What is kennel cough?
Also known as infectious canine tracheobronchitis, tracheobronchitis, canine infectious respiratory disease and Bordetella, “kennel cough” is a highly contagious respiratory disease usually caused by several infectious agents working together—a lot like the common cold in humans. The only symptom of kennel cough should be coughing. The dog’s general state of health and alertness will be unaffected, they usually have no rise in temperature and they do not lose their appetite. Although kennel cough will pass in a few days in vaccinated dogs without medication (though it can take up to 21 days if the dog is unvaccinated), it is still recommended that your dogs see a vet if they are coughing and especially if they are showing any other signs of illness because there are several serious respiratory diseases that might display similar sounding coughing as a symptom.
Can my dog still get kennel cough even after being vaccinated?
When we vaccinate “for kennel cough,” we are vaccinating against Bordetella bronchiseptica, which is only one of the bacterial agents that has been implicated in canine kennel cough. Some other contributing viruses (like Adenovirus and Parainfluenza) are covered by other standard multivalent vaccines. However, there are still contributing agents that we do not vaccinate against and, in some cases, have not even identified. The Bordetella vaccine (along with the other standard vaccinations your dog receives) is not intended to prevent Bordetella entirely—it can’t. They’re intended to boost your dog’s immunity and equip them with the proper antibodies to fight off the illness more effectively.
Why is there a 24-hour wait period after getting the vaccination before my dog is allowed to come to the kennel?
E&E Kennels policy requires that dogs receive the kennel cough vaccine at least 24 hours prior to coming in to the kennel for boarding, whether it was injected or given intranasally.
We ask this, first, to protect the dogs coming in and to ensure that they have the appropriate level of immunity because the primary immune response to initial vaccines is a long process which typically requires 7-14 days for the first antibodies to be produced. This phase is called the “lag phase” and means that the animal isn’t protected by the vaccine at all and may be more vulnerable during that period because their immune system is distracted.
The second reason that we require a 24-hour wait period, especially in the case of intranasal vaccination (which is usually given the first time a dog receives the kennel cough vaccine), is that the Bordetella vaccine is a live vaccine and can be passed from dog to dog while fresh. Any dog to come in contact with a mild form of Bordetella can carry it around for a short period.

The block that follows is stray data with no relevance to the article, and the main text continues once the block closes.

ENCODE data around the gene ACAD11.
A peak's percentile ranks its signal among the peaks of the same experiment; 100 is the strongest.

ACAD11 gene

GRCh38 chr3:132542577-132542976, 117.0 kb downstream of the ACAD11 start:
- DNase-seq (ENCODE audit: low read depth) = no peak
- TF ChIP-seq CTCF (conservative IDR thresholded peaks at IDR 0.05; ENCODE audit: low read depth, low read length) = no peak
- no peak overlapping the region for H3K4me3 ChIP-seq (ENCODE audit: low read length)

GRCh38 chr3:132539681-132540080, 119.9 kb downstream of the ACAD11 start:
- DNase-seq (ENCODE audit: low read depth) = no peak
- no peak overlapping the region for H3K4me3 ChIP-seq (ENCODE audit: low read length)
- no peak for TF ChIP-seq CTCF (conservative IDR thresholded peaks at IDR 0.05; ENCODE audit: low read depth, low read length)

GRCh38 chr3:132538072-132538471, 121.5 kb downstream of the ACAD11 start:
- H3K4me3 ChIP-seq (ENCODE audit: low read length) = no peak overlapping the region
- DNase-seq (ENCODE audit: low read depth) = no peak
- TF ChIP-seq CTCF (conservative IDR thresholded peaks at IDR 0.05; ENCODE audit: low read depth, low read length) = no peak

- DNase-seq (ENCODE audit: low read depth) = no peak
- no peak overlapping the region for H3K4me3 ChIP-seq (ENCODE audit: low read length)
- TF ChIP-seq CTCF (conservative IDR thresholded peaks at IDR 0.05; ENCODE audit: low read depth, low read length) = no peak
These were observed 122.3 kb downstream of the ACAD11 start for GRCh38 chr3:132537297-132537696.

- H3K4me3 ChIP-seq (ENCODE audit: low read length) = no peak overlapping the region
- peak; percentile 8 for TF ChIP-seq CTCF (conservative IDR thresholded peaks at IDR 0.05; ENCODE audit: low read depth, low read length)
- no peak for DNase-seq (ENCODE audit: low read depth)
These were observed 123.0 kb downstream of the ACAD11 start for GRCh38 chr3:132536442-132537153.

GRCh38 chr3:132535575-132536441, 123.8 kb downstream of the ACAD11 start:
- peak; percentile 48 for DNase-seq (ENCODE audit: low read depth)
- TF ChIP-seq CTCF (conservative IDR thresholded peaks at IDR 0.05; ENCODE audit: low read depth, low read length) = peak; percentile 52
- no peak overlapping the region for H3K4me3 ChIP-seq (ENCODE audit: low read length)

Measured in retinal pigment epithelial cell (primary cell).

Does it matter whether my dog is given intranasal or injectable Bordetella?
Intranasal (otherwise known as the “up the nose” vaccine) and injectable (traditional needle) Bordetella vaccines are all equal to us if given before the 24-hour wait period. We do, however, have some specifications if the dog is receiving their Bordetella within the 24-hour wait period.
I am now within the 24-hour wait period but still need to drop my dog off at E&E. Can I still do so?
Yes, conditionally. First, you understand that your dog may not have full protection from Bordetella bronchispetica and acknowledge that you are dropping your pet off at the kennel at your own risk. The second important thing to understand is that we cannot allow dogs into the kennel showing the signs of infection (like coughing, sneezing or nasal discharge) which can happen after being injected with the intranasal vaccine. Because the problem, and the cause of these symptoms, is the live avirulent bacteria in the intranasal vaccine, it can be avoided by administering the injectable vaccine instead, which is made of an inactivated-cellular antigen extract (or dead bacteria.) This prevents the spread of the disease around our facility by coughing, sneezing, discharge, etc.
So my dog could potentially be unprotected for his entire stay if we get the injectable vaccine right before drop off?
The short answer is yes. This is why it is so important to get the Bordetella vaccine done with time for the body to recover and begin to produce antibodies. That said, most new research recommends intranasal only for the first vaccine, since it stimulates a natural immunity, and then the injectable to boost the natural immunity created by the previous exposure. While some research shows that injectable has a slightly longer wait period before antibody production (though well within 14 days), it should not be quite that long in a dog that has been regularly vaccinated up to this point and is still producing some antibodies.
We maintain this policy (as well as our rigorous cleaning policy) to ensure that the entire E&E Kennels facility remains free of contagion/disease in order to protect all of our clients. Because all the dogs in the kennel should be properly vaccinated (well outside of the wait period) or vaccinated with the injectable vaccine, there should be no opportunity for Bordetella to spread.
If you have any further questions, our staff would be happy to answer to the best of their ability.